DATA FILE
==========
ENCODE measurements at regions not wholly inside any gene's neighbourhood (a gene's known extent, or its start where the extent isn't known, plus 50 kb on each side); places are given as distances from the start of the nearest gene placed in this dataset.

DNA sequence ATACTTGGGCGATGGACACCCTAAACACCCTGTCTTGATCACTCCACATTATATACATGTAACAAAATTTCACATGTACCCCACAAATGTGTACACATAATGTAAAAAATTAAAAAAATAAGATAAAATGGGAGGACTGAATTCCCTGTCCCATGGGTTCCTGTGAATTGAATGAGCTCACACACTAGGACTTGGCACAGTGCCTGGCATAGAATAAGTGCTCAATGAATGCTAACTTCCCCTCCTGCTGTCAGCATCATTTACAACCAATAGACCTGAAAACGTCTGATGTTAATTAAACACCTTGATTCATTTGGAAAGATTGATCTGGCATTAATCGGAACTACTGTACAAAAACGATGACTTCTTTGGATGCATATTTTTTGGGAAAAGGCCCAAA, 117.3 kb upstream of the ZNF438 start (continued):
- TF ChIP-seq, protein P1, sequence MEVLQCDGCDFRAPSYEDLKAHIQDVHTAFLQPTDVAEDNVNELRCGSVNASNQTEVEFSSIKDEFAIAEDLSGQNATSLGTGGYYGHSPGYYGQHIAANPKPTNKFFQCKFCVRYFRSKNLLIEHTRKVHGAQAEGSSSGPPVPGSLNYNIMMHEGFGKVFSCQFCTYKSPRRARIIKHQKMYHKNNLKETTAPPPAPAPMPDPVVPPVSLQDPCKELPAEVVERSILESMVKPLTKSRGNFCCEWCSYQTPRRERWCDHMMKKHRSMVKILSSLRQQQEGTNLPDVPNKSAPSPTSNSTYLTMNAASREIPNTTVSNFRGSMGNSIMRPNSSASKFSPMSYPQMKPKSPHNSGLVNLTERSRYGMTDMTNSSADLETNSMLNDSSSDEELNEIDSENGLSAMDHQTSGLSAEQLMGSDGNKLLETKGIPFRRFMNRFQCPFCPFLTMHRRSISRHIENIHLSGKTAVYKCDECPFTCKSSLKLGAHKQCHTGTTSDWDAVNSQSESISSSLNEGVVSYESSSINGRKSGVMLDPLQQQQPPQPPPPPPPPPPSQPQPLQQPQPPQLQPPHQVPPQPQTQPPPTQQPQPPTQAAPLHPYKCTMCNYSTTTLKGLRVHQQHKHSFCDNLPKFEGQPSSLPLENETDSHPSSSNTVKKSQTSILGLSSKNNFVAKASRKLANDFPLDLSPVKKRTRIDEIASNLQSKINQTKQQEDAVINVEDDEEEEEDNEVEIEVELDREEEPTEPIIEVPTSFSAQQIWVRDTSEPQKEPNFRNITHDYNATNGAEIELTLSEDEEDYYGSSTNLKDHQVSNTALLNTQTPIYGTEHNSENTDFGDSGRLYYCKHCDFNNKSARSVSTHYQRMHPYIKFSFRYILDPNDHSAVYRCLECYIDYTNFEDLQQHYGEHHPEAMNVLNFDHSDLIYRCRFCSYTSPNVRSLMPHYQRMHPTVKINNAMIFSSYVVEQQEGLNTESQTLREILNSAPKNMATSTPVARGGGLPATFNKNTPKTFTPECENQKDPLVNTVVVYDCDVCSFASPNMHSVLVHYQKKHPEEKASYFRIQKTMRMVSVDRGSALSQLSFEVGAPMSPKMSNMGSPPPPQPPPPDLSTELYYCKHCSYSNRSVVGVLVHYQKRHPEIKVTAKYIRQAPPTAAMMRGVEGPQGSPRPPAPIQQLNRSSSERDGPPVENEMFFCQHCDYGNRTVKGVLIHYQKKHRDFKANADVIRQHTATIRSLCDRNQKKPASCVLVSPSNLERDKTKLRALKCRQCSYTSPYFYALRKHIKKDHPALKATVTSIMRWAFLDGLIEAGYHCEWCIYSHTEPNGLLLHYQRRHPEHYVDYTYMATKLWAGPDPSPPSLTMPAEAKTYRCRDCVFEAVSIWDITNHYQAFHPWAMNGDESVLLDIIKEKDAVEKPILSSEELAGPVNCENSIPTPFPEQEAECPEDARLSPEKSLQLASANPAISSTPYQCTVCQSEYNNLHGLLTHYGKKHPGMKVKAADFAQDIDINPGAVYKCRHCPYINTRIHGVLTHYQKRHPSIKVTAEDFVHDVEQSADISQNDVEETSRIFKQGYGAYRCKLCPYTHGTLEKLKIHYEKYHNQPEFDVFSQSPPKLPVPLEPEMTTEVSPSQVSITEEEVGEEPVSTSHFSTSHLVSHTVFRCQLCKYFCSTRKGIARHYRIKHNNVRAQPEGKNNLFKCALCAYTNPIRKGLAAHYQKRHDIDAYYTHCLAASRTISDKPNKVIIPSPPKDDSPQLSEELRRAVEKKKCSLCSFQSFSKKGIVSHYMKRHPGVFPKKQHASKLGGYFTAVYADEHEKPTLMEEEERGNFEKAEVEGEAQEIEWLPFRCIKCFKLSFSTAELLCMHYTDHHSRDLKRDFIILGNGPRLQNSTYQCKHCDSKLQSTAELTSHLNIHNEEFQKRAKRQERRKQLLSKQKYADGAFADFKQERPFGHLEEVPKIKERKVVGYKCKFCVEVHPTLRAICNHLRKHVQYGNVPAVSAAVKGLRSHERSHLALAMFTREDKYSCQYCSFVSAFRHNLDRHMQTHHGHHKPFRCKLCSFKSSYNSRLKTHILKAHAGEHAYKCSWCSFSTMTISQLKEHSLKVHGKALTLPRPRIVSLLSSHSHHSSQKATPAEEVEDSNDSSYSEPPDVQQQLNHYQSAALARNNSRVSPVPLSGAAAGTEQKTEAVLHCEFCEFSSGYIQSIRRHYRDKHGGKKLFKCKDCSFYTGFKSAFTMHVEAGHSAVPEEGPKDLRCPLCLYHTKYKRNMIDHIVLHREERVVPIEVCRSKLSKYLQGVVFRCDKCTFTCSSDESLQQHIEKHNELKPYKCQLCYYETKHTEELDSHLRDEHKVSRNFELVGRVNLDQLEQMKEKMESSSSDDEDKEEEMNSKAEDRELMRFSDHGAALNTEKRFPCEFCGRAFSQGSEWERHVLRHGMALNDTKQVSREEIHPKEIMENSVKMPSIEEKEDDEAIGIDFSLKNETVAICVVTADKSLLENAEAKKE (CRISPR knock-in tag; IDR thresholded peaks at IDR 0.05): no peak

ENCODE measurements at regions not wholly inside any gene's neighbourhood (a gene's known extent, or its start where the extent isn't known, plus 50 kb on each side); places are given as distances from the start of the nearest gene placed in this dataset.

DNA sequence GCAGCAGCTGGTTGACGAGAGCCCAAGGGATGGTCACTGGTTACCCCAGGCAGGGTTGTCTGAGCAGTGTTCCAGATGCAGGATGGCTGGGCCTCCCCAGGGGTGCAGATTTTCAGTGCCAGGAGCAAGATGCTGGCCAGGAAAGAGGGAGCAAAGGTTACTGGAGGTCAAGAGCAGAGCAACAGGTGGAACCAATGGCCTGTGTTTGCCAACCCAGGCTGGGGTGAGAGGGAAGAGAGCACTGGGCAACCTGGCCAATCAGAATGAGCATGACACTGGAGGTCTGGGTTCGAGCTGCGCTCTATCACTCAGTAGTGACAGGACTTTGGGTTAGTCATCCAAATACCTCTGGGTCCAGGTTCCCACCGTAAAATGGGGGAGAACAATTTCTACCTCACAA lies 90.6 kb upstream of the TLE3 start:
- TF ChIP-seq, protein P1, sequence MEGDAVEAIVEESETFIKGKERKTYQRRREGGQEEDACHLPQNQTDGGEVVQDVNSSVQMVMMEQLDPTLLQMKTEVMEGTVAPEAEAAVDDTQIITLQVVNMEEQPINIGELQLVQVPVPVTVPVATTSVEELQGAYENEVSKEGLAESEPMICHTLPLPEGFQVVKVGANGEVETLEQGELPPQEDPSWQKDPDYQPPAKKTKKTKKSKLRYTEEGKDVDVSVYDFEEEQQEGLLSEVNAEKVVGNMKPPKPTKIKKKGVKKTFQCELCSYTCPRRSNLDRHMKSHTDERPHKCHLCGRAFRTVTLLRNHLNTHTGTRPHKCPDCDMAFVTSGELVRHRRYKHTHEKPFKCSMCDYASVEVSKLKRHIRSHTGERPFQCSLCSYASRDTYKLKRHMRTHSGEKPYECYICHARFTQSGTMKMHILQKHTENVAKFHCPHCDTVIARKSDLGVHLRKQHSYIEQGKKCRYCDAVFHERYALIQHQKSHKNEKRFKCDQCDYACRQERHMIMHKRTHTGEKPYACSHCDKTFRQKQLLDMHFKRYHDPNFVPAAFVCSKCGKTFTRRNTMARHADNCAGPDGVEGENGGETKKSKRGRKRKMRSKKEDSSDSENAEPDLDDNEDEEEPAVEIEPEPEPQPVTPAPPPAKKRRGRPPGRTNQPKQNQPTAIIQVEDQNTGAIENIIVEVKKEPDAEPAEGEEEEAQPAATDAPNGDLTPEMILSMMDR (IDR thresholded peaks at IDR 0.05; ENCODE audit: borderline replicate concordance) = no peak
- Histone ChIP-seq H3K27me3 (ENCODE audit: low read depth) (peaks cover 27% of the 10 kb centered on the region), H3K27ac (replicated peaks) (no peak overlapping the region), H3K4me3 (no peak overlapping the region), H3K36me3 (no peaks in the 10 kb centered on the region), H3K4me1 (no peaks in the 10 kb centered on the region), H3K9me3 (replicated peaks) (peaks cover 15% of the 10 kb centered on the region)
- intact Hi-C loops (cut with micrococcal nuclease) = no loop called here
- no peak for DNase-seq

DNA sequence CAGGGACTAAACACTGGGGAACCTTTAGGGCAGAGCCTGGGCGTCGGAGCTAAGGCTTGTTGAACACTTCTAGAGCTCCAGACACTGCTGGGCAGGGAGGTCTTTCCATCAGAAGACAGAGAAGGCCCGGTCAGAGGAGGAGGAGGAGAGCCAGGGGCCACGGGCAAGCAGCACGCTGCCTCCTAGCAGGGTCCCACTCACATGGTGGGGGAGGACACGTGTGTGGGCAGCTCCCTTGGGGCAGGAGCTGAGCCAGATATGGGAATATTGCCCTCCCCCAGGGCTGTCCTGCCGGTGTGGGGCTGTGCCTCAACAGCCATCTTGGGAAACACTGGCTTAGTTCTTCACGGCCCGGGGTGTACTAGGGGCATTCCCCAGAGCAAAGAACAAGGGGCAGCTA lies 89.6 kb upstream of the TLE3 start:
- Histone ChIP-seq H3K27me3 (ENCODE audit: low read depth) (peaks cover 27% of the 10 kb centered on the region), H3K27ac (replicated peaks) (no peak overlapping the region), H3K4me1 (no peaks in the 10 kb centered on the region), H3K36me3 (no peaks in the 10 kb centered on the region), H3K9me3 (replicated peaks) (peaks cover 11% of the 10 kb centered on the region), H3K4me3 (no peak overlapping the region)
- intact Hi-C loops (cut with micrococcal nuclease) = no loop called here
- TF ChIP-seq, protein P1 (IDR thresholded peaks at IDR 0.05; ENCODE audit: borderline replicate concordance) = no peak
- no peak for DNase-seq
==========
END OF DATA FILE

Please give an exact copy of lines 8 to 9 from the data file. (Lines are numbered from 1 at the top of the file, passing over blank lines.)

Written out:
- intact Hi-C loops (cut with micrococcal nuclease) = no loop called here
- no peak for DNase-seq